Be a part of genealogical carceral research in action!
We hope to support your ancestral research and to promote public awareness of a dark chapter in Canadian history starting with the Andrew Mercer Reformatory for Women (1880-1969) and the Industrial Refuge for Girls (1880-1905) in Toronto, Ontario.
This project aims to trace and document the lives of women and girls before incarceration, during, and after their release, including the separation of infants and children from their mothers by the retrieval of archival material and family anecdotes.
If you would like to help us document the history of women and girls incarcerated at Mercer, then please see the research section of this website. We are also interested in hearing about individuals confined in other institutions such as the Good Shepherd, Belmont House, Concord Industrial Farm for Women (a jail farm), or an Industrial School (later called Training Schools).
The Andrew Mercer Reformatory of criminalized women and girls ancestral research was founded by domestic adoptee Faith Lambert, who was born to an incarcerated mother at the Andrew Mercer Reformatory in 1960. Lambert was later adopted, renamed Linda (Lynn) Mayhew and raised on the west mountain of Hamilton, Ontario in Canada. Only learning of her secret birth history in 2018, Lambert endeavored to make sense of her hidden history.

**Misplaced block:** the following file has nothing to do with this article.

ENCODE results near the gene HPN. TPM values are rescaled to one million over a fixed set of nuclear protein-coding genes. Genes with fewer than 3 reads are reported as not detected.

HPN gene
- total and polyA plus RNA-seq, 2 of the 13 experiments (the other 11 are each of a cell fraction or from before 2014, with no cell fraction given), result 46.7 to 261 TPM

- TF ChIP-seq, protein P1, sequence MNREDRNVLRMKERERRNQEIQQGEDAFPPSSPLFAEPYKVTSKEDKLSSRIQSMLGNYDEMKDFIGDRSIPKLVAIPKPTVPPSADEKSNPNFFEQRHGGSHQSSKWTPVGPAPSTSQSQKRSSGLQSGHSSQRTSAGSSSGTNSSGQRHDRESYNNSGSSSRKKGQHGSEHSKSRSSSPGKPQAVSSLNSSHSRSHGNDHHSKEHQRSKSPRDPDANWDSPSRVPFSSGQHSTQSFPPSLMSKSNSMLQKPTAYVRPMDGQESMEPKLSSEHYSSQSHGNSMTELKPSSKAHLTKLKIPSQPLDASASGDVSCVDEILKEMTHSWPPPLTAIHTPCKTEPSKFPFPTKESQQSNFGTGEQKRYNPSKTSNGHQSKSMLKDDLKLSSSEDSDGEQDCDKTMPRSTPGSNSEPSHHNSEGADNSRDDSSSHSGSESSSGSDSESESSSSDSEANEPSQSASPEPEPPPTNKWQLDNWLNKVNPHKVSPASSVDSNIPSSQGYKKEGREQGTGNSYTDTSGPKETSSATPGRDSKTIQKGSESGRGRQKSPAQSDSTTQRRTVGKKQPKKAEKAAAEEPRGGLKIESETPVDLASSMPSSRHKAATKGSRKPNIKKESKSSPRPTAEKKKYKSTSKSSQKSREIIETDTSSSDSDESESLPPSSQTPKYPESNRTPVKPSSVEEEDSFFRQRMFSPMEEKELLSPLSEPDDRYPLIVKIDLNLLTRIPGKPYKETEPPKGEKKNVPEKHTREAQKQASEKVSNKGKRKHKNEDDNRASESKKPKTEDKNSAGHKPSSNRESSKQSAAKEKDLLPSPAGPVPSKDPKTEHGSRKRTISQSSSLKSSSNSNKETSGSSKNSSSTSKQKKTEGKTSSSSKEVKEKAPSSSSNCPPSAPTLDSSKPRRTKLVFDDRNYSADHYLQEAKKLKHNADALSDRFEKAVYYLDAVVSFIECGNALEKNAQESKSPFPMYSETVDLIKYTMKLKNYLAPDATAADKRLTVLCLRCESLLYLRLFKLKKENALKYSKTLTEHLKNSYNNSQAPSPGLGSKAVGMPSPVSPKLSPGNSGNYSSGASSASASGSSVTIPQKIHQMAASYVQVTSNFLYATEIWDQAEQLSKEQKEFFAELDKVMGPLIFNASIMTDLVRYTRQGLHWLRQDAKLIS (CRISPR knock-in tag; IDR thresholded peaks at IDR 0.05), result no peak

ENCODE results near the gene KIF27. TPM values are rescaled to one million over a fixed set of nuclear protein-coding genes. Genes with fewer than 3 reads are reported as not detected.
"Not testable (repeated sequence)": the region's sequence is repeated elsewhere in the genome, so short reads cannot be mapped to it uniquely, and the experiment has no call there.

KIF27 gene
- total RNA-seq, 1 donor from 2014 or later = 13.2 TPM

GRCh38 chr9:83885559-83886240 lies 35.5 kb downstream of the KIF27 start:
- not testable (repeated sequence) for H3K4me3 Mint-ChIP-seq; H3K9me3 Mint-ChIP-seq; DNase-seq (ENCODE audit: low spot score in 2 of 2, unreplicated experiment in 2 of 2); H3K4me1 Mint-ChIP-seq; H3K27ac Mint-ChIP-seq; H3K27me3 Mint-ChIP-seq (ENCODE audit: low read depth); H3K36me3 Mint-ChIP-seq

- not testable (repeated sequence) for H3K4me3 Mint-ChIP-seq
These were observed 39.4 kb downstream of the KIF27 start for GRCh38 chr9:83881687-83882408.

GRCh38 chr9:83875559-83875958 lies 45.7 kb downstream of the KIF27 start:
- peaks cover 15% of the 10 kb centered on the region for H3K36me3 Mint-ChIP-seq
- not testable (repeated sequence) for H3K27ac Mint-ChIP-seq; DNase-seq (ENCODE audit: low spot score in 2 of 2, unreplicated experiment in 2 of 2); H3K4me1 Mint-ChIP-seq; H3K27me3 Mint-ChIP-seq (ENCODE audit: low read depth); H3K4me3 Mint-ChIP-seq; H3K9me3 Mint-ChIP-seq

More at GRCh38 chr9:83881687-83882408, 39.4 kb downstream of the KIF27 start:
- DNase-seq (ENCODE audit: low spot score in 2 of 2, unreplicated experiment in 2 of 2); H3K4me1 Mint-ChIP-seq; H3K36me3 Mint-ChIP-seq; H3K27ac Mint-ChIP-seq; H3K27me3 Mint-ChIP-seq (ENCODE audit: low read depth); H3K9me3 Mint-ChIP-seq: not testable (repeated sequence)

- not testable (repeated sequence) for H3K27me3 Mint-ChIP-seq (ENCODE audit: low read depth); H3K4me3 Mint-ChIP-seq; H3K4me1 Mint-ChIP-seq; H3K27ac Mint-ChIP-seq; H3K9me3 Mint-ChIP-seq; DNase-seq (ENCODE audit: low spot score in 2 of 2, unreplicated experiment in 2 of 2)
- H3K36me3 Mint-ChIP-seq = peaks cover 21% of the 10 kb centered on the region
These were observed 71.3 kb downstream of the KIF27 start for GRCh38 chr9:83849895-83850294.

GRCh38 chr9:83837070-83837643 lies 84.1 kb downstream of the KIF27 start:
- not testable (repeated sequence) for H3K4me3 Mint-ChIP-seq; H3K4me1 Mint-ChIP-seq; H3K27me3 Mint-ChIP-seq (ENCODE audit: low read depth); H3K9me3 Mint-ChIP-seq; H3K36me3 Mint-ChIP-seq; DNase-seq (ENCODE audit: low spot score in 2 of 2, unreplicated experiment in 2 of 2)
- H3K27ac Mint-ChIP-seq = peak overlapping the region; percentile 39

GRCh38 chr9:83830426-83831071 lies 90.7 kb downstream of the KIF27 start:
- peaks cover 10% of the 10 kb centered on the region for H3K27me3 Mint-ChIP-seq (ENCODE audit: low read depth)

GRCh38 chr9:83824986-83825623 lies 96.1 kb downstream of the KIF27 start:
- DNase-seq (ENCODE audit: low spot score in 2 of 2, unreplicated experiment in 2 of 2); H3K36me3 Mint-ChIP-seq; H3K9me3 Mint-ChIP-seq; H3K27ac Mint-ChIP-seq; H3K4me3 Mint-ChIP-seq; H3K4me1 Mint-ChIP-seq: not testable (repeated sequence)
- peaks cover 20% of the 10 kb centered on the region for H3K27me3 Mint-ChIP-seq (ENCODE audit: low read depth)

After reaching out to Velma Demerson, once imprisoned at Mercer in 1939, Lambert knew there must be others searching for answers in need of support. Recognizing it is a difficult path working through this complex history on ones own, she continues her search for truth by securing historical records, of which she then guides others with similar difficulties.
She now volunteers her time creating and maintaining the social media pages and sites for the project, and she does so in order to further support and assist others born of incarcerated mothers, and/or the descendants of deceased incarcerated women and girls who are searching for answers.